To reiterate, Genji is a major focal point in the composition; however, the overwhelming pressure and resources this compositions demands in response—once it is set up and has map control—is what makes it so potent in the neutral game, on top of having some of the best team fight winning ultimates in the game. 

One thing to note is where the Boston Uprising chooses to use the composition. Each position where the Uprising breaks out this creative Genji look is always on maps with great high ground angles that circumvent tight chokepoints. From here, Boston aims to have Valentine play the off-angles while slowly winning the health bar war of attrition. From there, they aim to slowly clear the choke point and allow their hitscan to set up their own off-angle, snowballing the pressure even further and funnelling the enemy into a corner.


When attacking King’s Row Point A, teams are forced to fight through a massive choke point. While the bulk of the composition can’t necessarily circumvent the narrow entry, Genji is able to abuse his access to high ground and freely build his Dragon Blade. However, past that point, the Uprising do a fantastic job of opening up as many attack paths as possible. Not only does this divide the attention of the defence, but this also actively fights the opposing Mei’s Ice Wall. On top of that, Valentine does a fantastic job of both keeping the McCree out of his line of sight while still being able to pressure from a high ground angle. 


While Hanamura doesn’t have the split crossroads that King’s Row has, its chokepoint is so important that Boston was able to utilise the composition on both attack and defence to pull attention and create alternate attack paths.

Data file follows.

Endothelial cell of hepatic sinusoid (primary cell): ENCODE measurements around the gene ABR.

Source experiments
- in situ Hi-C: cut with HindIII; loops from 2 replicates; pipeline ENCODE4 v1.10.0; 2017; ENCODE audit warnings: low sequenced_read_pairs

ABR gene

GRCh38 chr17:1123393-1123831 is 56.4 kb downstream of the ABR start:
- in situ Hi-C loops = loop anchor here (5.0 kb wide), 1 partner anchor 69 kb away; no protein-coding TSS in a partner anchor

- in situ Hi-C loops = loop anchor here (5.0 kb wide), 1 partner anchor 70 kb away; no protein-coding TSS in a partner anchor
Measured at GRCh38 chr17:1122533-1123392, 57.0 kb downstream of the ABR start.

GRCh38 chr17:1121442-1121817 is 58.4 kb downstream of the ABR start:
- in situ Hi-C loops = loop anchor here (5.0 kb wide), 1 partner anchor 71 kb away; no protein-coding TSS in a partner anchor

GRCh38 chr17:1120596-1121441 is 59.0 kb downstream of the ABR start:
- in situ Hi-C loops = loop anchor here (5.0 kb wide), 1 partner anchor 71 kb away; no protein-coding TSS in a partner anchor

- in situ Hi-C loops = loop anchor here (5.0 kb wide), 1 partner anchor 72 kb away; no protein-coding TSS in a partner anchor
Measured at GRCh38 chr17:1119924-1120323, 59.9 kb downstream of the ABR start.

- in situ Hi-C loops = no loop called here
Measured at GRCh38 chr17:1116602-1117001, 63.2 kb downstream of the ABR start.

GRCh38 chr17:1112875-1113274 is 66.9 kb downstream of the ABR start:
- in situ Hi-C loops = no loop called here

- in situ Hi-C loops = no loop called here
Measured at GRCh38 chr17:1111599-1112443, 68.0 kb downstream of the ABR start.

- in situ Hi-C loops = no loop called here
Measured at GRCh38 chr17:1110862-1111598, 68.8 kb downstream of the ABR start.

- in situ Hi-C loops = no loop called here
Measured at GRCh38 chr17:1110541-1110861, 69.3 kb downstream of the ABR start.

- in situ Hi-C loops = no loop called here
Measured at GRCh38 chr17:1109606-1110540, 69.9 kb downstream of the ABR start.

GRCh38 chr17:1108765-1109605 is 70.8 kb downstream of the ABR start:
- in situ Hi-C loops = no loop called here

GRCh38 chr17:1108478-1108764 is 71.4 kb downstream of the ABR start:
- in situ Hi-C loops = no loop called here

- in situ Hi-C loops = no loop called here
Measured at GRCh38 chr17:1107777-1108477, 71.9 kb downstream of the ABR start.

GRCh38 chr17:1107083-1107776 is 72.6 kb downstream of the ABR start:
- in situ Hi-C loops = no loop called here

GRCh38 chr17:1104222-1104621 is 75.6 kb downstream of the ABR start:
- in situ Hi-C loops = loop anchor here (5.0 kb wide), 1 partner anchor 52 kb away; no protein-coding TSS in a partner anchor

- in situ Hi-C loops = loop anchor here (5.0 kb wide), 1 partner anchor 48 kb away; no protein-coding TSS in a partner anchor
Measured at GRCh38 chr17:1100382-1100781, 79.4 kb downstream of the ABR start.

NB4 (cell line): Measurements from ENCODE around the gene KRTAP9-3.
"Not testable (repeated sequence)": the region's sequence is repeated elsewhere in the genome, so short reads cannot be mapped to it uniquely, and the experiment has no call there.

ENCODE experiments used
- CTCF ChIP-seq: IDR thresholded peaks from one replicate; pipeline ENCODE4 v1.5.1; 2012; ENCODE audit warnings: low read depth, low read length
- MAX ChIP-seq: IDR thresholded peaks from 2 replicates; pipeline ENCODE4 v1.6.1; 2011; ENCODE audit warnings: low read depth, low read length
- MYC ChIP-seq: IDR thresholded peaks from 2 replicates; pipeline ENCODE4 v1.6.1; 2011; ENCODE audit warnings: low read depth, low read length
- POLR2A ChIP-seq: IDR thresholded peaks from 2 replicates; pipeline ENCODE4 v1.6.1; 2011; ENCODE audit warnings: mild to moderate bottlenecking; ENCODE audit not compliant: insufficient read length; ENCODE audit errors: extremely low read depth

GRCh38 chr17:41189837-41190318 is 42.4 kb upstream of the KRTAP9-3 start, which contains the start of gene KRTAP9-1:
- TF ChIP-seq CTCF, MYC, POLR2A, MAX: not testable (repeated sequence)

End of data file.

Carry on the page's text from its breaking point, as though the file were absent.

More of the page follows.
On attack, Valentine would be sent over through Window to pressure from the backside. While on defence, he can threaten to flank from behind and if by chance the attacking team pushes into the courtyard, he’s able to use the high ground adjacent to the point as well as on the point itself to pester any unsuspecting support players. It’s also important to note that in positions with more limited paths of attack or with ones that are more prone to proactive brawls, Kim "Faith" Hong-gyu will move to Brigitte over the initial Baptiste. This still allows the Uprising DPS to expand out across the map, while also granting them a slight buff towards the close range engagements they need to win to enable that.

When it comes to Eichenwalde, Boston’s first fight against the Los Angeles Gladiators not only shows the power of their creative composition, but is also a testament to Boston’s continued iterative process brought on by their coaching staff.